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REVIEW: Taylor Swift’s re-recorded ‘Fearless (Taylor’s Version)’ breathes new life to teen anthems

Taylor Swift does it again.

fearless (taylor's version) on spotify
Taylor Swift’s “Fearless (Taylor’s Version).” The re-recorded album, which was released Friday, allowed Swift to reclaim ownership of her first albums and reimagine her earliest work. ILLUSTRATION BY HANNAH YOSHINAGA/ DAILY FREE PRESS STAFF

Reinventing the music wheel and paving a new path is nothing new for pop-goddess Swift — in fact, it’s almost an expectation. Ever since the earth-shattering release of “folklore” this summer — granting Swift her record-breaking third Grammy for Album of the Year — Swift has been dazzling fans with a seemingly endless stream of Easter eggs, surprises and songs.

“Fearless (Taylor’s Version),” which premiered Friday, is simultaneously irresistibly comforting and nostalgically new. The 26-track album includes the 20 re-recorded tracks from the original 2008 album and six never-recorded songs “from the vault” — written for the album originally but cut from the final production.

The re-recording was both a symbolic and physical way to reclaim power over the music industry after years of struggling to own her music. Producer Scooter Braun, who manages Ariana Grande, Demi Lovato and Justin Bieber, among other stars, owned her six albums after buying record label Big Machine Label Group in 2019 — allowing him control over many of her recordings — and then sold them for $300 million.

Thirteen years later, Swift literally reclaimed ownership of this era through re-recording the first of several “Taylor’s Version” albums. And it seemed like the very power of her current stardom shone through in the songs themselves — with a new confident voice replacing the youthful hesitance.

“Fearless” was written by a teenaged Swift, premiering in the age of “Camp Rock” and “High School Musical 3: Senior Year.” For many current college students, it was their guitar-noted window into a fairytale view of high school and first relationships, our first taste of what it’d be like to grow up.

“Mr. Perfectly Fine” — a salty teen tale about watching someone move on when you’re not — functions as the cousin of “You Belong With Me” with a similar teen, upbeat vibe, with a streamable chorus perfect for a beach drive or a dance party. The catchy lyrics were an instant favorite for many — an irresistible repeat listen. Even Sophie Turner, wife to the supposed “Mr. Perfectly Fine,” posted on her story to say she loved it.

The lyrics even include 28 mentions of “Mr.,” which fans speculate alludes to Joe Jonas’ alleged 27-second phone call with Swift when he broke up with her in 2008. There are also parallels to other iconic Swift songs: “Mr. Casually Cruel” and the 2012 song “All Too Well”’s “casually cruel” lyric, to name one.

Her savagery and sarcasm seemed to come through in a brilliant strong way more in the break-up ballads album than the original too. “You’re Not Sorry (Taylor’s Version)” — a vengeful but emotional breakup song — comes off with more power, making for an even more cathartic listen to scream along to. But her maturity only adds to the sadness of the heart wrenching songs: “Forever & Always (Piano Version)” and “White Horse” are only enhanced in 2021.

“Bye Bye Baby (Taylor’s Version)” is a slightly more upbeat break-up song with a catchy rhythmic chorus and sad, strong lyrics, complete trademark Swift charm.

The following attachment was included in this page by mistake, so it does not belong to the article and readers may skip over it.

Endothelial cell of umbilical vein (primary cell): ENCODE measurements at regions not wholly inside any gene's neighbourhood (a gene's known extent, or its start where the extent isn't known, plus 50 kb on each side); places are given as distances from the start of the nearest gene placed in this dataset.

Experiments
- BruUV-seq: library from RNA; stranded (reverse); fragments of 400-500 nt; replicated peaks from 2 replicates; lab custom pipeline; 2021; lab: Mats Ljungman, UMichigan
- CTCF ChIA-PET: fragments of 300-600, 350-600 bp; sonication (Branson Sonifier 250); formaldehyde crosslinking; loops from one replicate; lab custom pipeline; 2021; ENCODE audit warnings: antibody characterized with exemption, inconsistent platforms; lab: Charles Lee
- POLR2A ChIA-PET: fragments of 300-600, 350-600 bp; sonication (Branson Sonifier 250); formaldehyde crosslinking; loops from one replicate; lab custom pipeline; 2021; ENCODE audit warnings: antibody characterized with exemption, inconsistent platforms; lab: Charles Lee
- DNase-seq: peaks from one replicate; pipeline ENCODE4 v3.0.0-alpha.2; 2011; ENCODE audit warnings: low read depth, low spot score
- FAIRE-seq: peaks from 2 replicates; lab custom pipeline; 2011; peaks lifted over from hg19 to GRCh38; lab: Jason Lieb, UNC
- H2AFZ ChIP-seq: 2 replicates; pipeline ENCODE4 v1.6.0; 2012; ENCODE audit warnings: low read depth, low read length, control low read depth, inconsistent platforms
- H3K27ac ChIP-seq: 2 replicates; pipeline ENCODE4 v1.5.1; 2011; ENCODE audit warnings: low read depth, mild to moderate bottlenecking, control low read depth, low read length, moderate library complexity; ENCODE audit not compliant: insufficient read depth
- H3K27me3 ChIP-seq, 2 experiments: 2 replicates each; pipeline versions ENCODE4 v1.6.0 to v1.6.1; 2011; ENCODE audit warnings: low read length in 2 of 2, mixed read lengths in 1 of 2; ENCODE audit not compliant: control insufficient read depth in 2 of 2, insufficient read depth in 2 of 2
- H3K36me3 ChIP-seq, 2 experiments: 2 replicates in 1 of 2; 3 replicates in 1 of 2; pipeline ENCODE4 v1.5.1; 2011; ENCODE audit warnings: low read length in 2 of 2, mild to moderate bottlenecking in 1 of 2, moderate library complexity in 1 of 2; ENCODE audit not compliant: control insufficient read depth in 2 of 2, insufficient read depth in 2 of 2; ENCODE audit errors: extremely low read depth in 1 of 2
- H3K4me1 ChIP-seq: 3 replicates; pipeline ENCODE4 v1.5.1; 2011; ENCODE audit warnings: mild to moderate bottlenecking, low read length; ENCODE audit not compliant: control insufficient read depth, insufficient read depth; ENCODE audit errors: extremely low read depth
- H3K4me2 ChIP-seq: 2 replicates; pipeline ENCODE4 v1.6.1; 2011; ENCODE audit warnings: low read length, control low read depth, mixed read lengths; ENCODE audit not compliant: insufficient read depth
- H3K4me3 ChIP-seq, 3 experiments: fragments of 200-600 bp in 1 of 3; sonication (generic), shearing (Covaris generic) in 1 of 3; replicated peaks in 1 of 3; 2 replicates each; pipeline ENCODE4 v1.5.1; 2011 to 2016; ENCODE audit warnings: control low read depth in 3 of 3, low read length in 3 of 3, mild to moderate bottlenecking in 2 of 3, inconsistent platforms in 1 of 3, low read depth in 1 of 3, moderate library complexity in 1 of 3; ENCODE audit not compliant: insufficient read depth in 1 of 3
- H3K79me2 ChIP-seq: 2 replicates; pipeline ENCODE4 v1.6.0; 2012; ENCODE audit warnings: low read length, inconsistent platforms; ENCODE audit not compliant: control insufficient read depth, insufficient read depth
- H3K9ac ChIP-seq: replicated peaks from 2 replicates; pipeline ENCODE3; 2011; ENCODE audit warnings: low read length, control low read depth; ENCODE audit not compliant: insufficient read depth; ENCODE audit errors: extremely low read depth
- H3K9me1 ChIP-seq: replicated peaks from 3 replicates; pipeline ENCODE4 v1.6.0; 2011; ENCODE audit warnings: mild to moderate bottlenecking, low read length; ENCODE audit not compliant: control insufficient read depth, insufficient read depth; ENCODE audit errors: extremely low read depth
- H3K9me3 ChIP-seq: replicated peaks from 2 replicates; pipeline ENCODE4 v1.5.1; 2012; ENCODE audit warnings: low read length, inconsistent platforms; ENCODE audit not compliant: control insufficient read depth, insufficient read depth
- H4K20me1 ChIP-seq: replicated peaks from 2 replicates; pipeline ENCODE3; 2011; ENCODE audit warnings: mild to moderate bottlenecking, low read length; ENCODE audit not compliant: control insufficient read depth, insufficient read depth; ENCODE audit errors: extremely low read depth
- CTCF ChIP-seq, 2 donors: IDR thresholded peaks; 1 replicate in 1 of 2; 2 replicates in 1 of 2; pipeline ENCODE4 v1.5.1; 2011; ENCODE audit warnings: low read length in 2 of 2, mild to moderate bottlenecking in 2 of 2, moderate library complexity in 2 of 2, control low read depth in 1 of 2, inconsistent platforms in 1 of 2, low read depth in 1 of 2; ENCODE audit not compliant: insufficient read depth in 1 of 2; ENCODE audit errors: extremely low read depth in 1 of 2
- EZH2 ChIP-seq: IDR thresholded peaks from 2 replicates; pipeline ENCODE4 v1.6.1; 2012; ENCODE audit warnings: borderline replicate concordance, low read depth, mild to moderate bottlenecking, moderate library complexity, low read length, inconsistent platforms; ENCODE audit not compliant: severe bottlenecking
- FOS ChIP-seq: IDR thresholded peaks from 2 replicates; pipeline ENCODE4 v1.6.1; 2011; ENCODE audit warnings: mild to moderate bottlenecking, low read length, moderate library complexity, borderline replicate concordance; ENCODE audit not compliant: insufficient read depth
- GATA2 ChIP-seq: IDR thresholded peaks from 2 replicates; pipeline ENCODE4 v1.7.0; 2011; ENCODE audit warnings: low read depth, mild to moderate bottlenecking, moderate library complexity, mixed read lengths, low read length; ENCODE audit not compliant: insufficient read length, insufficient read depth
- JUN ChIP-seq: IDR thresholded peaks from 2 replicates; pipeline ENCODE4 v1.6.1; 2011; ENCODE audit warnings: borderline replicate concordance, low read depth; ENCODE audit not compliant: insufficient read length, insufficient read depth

“That’s When (Taylor’s Version)” with Keith Urban — whom Swift called a great inspiration at the time she wrote the song — has an infectious chorus and a classic country-pop vibe. The collaboration wasn’t my favorite, but the symbolism of returning to an old idol to collaborate was moving in itself.

“Don’t You (Taylor’s Version)” sounded almost too mature for the album with its techno sounds in place of guitar strings and more somber melancholic lyrics, but perhaps acts as a bridge to the “Red” era.

Where the re-recordings shone most, however, was in the ballads about Swift herself. The lyrics of “Change (Taylor’s Version)” and the new strength in Swift’s voice was incredibly moving, and seemed to take on a new meaning in this context. The opening to the chorus — “Because these things will change / Can you feel it now?” — struck embodied Swift’s milestone in this re-release: She had completed the “revolution” after the “fight of our lives” and took back her music.

“Fifteen (Taylor’s Version),” an acoustic country ballad about her freshman year of high school, was made even more special by time. Swift’s 31-year-old self singing the lyrics her younger self wrote and released was a rare, retrospective rabbit hole. Her matured voice over her already-wise lyrics was poignant, as was the line “in your life you’ll do things greater than dating the boy on the football field” which, clearly, time has shown to be unequivocally true.

In this release, Swift gave us a rare opportunity: It was an album people could prepare for by relistening to 2008’s version. But, nevertheless, it struck a chord.

Not only did this album give Swifities some cherished new-old music from an era so defining to their youth, but, in some ways, redefined her classics. Swift’s new wisdom shone through as she reclaimed the teenage lyrics and created new favorites for loyal fans and new listeners alike.

For many fans, we grew up with Swift. An invitation to relisten in this re-recording was refreshing, meaningful and emotional — showing just how defining her first records really were.

I for one cannot wait for the next surprise in store.






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